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Tuesday, September 23, 2014

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Built to lead, volleyball's Warner finally getting her chance to shine

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By Max Bultman, Daily Sports Writer
Published September 3, 2014

Even early in her recruiting process, Carly Warner’s on-court focus grabbed the attention of Michigan volleyball coach Mark Rosen.

Now a junior, Warner has held Rosen’s eye throughout her career as a Wolverine. There’s only been one problem — she shares a position with the team’s impact player, senior setter Lexi Dannemiller, a three-year starter.

But when Dannemiller missed the team’s season-opening tournament last weekend due to “internal rules,” Warner was thrust into the spotlight and showed her opponents what her coach has known for years — even without their senior captain, the Wolverines have a leader in their setter.

“She’s someone who makes other people better,” Rosen said. “And as a setter that’s a huge trait. … Hitters love to hit off her sets because she makes them feel really good. Part of the psychology of setting is being that kind of teammate and she’s very good at it.

“When it’s game time, she does a pretty good job of keeping her emotions and any kind of stressors out of the picture. She stays calm and runs her team really well.”

Unwanted thoughts can derail even the best athletes, but Warner says blocking them out has always come naturally for her.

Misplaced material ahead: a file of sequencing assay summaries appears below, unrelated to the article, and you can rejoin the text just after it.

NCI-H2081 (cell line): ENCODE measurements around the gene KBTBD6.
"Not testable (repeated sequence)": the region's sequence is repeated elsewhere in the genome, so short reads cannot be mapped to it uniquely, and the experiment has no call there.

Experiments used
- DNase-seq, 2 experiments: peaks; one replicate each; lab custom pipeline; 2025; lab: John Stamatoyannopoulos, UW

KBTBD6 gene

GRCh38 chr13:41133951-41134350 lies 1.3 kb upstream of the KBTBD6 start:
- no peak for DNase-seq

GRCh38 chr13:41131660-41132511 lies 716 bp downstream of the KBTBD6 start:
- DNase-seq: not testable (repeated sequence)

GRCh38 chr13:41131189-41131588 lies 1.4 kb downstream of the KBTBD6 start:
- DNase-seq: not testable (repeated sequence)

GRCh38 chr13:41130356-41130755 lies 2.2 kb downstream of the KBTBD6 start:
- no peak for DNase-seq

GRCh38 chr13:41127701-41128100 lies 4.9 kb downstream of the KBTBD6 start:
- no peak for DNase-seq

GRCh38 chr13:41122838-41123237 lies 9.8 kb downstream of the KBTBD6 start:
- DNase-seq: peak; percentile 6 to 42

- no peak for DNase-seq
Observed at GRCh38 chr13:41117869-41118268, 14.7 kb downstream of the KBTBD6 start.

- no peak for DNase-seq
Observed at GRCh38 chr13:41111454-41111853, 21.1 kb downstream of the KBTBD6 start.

Even though she had a month to prepare to start in Dannemiller’s place for the Arkansas Invitational over the weekend, she must have used that gift to combat some pregame nerves before the Wolverines’ opener against Stephen F. Austin. While her mind could have been any number of places, Warner was able to use a team mantra to focus in.

“One quote that we’ve talked about this year is, ‘Be where your feet are,’ ” Warner said.
“I always try to compartmentalize what I’m doing at the time.”

Her feet may be on the court even more the next three weeks. Dannemiller could miss up to a month with mononucleosis, according to Warner, creating more time on the floor for Warner and redshirt freshman Cindy Zhou.

And if Warner can produce the way she did in Arkansas, it could be hard for Rosen to sit her down much during that stretch.

In three games over the weekend, Warner tallied 126 assists, and of the Wolverines’ 12.25 kills per set, she assisted 10.5 of them and committed only one error on 17 total attack attempts.

“I thought that she certainly played at a very high level and got our hitters in good positions to compete,” Rosen said Saturday. “I really like what she did, and that shows we have depth at that position, which is a great thing for us to see.”

With Dannemiller’s possible extended absence, that depth will face a tough test this weekend when No. 19 Duke and No. 20 North Carolina visit Ann Arbor.

But Warner and Zhou won’t be left to their own devices entirely. Rosen says the setters do a great job sharing information to give the team the best edge it can get.

“We work together anyway on who to set and how to set,” Warner said. “And then definitely when we figured out that I was starting (Dannemiller) really helped me get prepared on how to run the team.”

Advice from an All-America Honorable Mention never hurts, but Warner has always had a knack for directing traffic on the court. She’ll just finally be doing it in the spotlight.